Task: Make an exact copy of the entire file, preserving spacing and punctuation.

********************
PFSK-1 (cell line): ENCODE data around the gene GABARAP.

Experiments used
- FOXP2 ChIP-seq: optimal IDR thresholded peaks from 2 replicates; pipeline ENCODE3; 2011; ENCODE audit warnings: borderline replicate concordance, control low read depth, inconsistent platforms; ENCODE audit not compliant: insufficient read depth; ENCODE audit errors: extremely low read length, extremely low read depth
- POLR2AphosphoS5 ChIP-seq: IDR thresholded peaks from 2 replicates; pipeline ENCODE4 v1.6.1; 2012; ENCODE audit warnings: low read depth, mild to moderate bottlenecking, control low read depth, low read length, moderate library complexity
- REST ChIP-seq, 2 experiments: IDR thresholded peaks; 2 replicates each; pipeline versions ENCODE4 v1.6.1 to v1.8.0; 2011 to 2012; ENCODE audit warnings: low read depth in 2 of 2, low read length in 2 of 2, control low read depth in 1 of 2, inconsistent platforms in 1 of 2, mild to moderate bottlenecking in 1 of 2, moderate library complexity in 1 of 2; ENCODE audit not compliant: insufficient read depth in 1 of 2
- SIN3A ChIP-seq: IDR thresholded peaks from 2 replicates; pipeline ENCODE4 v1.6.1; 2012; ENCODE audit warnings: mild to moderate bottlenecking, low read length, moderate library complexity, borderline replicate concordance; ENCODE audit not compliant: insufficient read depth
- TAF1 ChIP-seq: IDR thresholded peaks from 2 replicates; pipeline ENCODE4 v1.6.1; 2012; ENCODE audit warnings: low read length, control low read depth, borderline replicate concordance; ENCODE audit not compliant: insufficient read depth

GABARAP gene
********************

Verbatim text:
PFSK-1 (cell line): ENCODE data around the gene GABARAP.

Experiments used
- FOXP2 ChIP-seq: optimal IDR thresholded peaks from 2 replicates; pipeline ENCODE3; 2011; ENCODE audit warnings: borderline replicate concordance, control low read depth, inconsistent platforms; ENCODE audit not compliant: insufficient read depth; ENCODE audit errors: extremely low read length, extremely low read depth
- POLR2AphosphoS5 ChIP-seq: IDR thresholded peaks from 2 replicates; pipeline ENCODE4 v1.6.1; 2012; ENCODE audit warnings: low read depth, mild to moderate bottlenecking, control low read depth, low read length, moderate library complexity
- REST ChIP-seq, 2 experiments: IDR thresholded peaks; 2 replicates each; pipeline versions ENCODE4 v1.6.1 to v1.8.0; 2011 to 2012; ENCODE audit warnings: low read depth in 2 of 2, low read length in 2 of 2, control low read depth in 1 of 2, inconsistent platforms in 1 of 2, mild to moderate bottlenecking in 1 of 2, moderate library complexity in 1 of 2; ENCODE audit not compliant: insufficient read depth in 1 of 2
- SIN3A ChIP-seq: IDR thresholded peaks from 2 replicates; pipeline ENCODE4 v1.6.1; 2012; ENCODE audit warnings: mild to moderate bottlenecking, low read length, moderate library complexity, borderline replicate concordance; ENCODE audit not compliant: insufficient read depth
- TAF1 ChIP-seq: IDR thresholded peaks from 2 replicates; pipeline ENCODE4 v1.6.1; 2012; ENCODE audit warnings: low read length, control low read depth, borderline replicate concordance; ENCODE audit not compliant: insufficient read depth

GABARAP gene